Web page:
Peacetime mobilization was still a novelty in the American experience; therefore no one envisioned that the new army would be permanent. Thus, the buildings would be temporary--built to last five to twenty years. When the war was over the army would disband down to its professional core, as it had done after other wars. Indeed, as will be explored below, one of the criticisms of the 800 Series was that it was "too permanent." Yet at the same time, no longer could citizen-soldiers be housed in rough canvas tents quickly thrown up in a vacant field, or in warehouses converted to dormitories.
The War Department envisioned that the cantonments would be built on 125-man company blocks. Each company unit would contain two 63-man barracks (the housing capacity of the basic Plan No. 700- 1165) with inside lavatories, one mess hall, one recreation building, and one supply building. For extensions of the camp, the directive ordered that more 63-man barracks be added and the mess hall capacity in each company unit increased. In areas in which the winter temperature rarely dipped below twenty degrees -- mostly in the deep south -- tents were the preferred housing option, though this still required wood-frame construction as well as wooden mess and administration faci1ities.
Facilities would be needed to accommodate 700,000 men as of February 1941, as well as 400,000 more that would be arriving between April and June. Due to the haste and the timing involved, there were problems with supply, with contracting, with labor, and with administration. the number of men employed on military construction projects rose from 5,380 in July 1940 to 396,255 in January 1941.
An ideal site for a camp was located on flat, well-drained but solid land that was cheap and easily obtainable but still close to centers of population and transportation and with a ready and bounteous water supply. Sometimes, for a variety of reasons, the Construction Division faced building at sites that fell far short of this ideal. For instance, the site for Camp Blanding was pushed through by enthusiastic members of the Florida National Guard, who picked a beautiful, lush spot, covered with vines and palmettos, right next to sparkling Kingsley Lake in central Florida. When the constructing quartermasters began work, they discovered less attractive aspects: large patches of swampland and heavily timbered areas requiring extensive clearing. Other selected camp sites had similar problems. The weather during winter 1940-41 posed another, more serious, problem which affected nearly all of the construction sites. Construction in inclement weather would be difficult in any year but by all accounts that winter was "abnormally severe."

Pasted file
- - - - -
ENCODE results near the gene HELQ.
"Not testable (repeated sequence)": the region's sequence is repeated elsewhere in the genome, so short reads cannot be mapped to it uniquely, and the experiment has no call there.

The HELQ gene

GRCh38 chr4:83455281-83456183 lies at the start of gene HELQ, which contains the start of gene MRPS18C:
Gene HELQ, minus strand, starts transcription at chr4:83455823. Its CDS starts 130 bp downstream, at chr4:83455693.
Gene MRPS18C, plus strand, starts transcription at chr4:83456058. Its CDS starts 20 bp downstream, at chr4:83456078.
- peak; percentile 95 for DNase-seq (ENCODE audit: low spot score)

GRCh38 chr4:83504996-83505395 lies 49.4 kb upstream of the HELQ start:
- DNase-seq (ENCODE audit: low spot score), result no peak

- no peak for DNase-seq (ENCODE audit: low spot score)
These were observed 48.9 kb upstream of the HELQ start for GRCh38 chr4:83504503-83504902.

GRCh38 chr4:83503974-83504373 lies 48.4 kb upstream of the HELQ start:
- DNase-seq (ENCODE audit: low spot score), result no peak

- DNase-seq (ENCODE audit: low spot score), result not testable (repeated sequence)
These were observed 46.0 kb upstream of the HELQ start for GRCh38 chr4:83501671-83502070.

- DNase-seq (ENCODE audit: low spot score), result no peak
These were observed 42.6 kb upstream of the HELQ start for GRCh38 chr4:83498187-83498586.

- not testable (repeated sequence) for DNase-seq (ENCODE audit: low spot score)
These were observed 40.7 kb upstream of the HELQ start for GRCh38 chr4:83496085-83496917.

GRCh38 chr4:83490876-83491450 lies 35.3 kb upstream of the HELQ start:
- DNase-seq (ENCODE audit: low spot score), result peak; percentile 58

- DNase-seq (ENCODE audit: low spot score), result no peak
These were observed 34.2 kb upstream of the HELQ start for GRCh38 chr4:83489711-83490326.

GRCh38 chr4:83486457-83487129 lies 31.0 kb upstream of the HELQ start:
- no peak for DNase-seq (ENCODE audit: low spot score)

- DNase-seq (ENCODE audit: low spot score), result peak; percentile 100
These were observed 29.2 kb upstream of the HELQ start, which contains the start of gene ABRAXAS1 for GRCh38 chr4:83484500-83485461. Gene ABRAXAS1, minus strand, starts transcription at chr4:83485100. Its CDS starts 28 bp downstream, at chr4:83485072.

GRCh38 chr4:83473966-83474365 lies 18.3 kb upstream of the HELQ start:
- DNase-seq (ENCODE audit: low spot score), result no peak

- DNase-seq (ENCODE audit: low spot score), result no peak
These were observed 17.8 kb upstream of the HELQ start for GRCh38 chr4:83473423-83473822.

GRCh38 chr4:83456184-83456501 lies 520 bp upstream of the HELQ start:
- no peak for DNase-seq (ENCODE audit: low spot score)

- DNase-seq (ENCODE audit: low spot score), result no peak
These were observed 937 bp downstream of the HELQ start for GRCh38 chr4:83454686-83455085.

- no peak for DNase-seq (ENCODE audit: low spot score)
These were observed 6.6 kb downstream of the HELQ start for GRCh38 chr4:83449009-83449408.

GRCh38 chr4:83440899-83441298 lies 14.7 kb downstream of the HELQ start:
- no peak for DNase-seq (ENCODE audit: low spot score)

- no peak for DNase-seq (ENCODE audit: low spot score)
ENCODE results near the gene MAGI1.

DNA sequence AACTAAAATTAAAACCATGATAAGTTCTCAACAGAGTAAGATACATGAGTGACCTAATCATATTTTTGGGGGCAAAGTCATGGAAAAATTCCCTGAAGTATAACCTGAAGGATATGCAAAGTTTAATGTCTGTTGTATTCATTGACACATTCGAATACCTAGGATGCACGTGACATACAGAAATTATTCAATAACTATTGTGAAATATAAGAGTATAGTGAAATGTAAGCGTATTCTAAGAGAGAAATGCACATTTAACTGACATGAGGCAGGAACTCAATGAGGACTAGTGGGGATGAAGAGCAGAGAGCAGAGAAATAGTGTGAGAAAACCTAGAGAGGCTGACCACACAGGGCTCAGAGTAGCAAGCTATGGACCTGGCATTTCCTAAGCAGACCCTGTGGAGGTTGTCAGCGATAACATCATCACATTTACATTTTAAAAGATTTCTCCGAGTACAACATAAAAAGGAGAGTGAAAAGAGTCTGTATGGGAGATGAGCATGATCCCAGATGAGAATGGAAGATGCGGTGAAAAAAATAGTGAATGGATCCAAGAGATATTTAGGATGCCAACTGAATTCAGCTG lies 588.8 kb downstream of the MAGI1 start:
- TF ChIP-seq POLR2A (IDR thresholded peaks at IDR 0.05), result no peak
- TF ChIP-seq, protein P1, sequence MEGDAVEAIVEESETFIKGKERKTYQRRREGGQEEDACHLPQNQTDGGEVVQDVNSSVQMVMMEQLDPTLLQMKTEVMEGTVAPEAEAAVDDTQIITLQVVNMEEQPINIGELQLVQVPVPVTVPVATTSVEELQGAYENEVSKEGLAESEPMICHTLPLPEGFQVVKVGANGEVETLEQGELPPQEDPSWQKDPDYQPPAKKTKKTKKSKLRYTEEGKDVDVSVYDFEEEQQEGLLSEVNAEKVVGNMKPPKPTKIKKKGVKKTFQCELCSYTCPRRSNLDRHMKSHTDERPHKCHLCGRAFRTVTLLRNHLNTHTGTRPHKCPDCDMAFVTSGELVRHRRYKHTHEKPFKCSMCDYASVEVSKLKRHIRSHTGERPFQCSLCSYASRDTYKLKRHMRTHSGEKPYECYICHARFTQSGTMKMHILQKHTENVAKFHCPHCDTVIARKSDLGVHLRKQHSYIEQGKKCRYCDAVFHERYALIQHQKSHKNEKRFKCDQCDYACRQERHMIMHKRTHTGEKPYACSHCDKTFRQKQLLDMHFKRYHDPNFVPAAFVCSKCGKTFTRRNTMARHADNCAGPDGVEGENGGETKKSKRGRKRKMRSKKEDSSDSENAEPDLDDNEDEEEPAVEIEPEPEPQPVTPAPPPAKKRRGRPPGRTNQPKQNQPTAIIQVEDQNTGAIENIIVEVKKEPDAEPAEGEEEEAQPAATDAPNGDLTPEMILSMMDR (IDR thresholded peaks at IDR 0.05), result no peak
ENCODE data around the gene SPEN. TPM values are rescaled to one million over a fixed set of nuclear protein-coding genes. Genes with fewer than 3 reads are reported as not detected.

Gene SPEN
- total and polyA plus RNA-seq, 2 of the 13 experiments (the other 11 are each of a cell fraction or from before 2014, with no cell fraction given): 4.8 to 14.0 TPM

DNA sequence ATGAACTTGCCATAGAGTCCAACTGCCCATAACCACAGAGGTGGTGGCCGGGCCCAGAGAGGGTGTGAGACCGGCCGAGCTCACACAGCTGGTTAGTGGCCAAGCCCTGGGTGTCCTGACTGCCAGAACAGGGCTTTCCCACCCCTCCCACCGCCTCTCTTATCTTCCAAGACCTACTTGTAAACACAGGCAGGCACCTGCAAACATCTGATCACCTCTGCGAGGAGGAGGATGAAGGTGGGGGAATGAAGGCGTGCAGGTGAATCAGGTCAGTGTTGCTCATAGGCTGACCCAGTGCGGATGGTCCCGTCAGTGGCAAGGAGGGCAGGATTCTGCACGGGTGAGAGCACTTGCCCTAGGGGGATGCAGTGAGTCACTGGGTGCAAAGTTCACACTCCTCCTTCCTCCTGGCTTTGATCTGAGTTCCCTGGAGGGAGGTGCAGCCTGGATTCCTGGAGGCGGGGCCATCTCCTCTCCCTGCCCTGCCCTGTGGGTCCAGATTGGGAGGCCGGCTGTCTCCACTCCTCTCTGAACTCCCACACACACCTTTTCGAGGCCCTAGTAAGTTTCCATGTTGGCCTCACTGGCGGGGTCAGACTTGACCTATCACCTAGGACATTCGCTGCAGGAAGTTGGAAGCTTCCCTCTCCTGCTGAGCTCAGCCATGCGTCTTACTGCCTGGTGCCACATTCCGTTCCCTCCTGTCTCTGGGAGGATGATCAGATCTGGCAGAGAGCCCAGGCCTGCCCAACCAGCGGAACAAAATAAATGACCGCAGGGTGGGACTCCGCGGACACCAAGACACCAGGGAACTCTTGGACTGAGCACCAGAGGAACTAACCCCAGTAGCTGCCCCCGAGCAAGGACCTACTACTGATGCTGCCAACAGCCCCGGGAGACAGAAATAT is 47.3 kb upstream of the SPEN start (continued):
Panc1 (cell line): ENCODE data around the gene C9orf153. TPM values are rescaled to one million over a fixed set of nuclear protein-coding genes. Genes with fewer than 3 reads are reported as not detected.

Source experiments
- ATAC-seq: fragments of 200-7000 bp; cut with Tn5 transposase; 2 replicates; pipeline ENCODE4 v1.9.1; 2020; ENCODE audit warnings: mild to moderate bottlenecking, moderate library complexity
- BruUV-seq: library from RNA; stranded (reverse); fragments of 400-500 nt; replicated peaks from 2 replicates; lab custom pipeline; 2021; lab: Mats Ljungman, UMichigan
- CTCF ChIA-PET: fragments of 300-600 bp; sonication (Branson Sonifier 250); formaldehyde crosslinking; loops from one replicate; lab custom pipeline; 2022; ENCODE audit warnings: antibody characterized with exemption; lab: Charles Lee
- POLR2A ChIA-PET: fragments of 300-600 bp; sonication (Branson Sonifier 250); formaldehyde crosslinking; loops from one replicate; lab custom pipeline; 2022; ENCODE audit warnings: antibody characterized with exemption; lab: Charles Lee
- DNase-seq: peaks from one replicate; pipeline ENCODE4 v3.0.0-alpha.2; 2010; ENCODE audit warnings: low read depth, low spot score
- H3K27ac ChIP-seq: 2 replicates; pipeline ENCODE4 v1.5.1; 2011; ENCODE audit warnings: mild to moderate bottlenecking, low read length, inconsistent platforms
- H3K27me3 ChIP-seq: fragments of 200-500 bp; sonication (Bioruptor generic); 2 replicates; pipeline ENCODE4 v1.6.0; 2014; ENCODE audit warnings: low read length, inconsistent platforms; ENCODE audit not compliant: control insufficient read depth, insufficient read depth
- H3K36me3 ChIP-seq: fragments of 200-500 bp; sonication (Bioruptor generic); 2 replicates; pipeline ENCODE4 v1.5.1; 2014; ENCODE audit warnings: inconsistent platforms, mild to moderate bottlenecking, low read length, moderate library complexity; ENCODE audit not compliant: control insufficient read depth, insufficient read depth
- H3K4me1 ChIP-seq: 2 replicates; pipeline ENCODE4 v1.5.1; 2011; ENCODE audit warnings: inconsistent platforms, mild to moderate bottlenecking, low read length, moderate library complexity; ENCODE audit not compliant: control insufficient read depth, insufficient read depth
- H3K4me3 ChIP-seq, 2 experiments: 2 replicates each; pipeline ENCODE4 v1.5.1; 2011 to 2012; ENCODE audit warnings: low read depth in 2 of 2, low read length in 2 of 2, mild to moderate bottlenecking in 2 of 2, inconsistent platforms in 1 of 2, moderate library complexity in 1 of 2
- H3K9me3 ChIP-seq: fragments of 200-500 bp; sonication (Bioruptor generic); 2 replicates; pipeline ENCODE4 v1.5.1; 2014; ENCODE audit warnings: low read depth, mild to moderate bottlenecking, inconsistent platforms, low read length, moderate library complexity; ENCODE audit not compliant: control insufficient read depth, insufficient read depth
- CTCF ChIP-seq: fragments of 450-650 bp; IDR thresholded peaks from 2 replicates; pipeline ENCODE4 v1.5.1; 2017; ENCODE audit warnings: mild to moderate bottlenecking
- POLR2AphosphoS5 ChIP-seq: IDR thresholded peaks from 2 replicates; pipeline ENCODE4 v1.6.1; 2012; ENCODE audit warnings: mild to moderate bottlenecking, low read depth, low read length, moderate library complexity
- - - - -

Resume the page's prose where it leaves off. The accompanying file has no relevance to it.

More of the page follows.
By the time a camp was considered complete, it not only had the appearance of an army camp, it also maintained many of the conveniences and functions of a city. In his annual report of 1941, Secretary of War Stimson noted: "A program of housing involving the construction of over 40 veritable cities qualified to receive populations running from a minimum of 10,000 to a maximum of over 60,000 inhabitants and containing all the necessary utilities and conveniences including recreation buildings, theaters, service clubs, chapels, athletic areas, hospitals, bakeries, laundries and cold storage plants, was camed through on time and with a minimum of hardship to the troops."
Focusing exclusively on the immediate crisis, the army built its mobilization structures with the expectation that they would be "temporary," lasting from five to twenty years. Nearly forty-five years later, however, an army inventory in March 1985 showed that nearly 24,000 of these "temporary" World War II buildings were still standing and that a large but undetermined number were still in use. While the existence of these buildings testifies to the soundness of army construction, their condition nevertheless deteriorated in subsequent years.
For forty years thereafter , millions of American "citizen-soldiers" passed through these buildings on their way to the battlefields of Western Europe, the South Pacific, Korea, and Vietnam. These structures loom large in the memories of millions of present-day Americans, for whom military service was a central, formative experience. From the perspective of social history -- which documents the historical experiences of "ordinary" individuals or "the masses" -- these simple structures are as historically important as any mansion. From the perspective of architectural history, the war mobilization buildings are significant for their design, construction and technological innovation. Techniques such as the standardization of plans, prefabrication of units, and assembly-line approach to construction were largely pioneered in the construction of these mobilization structures.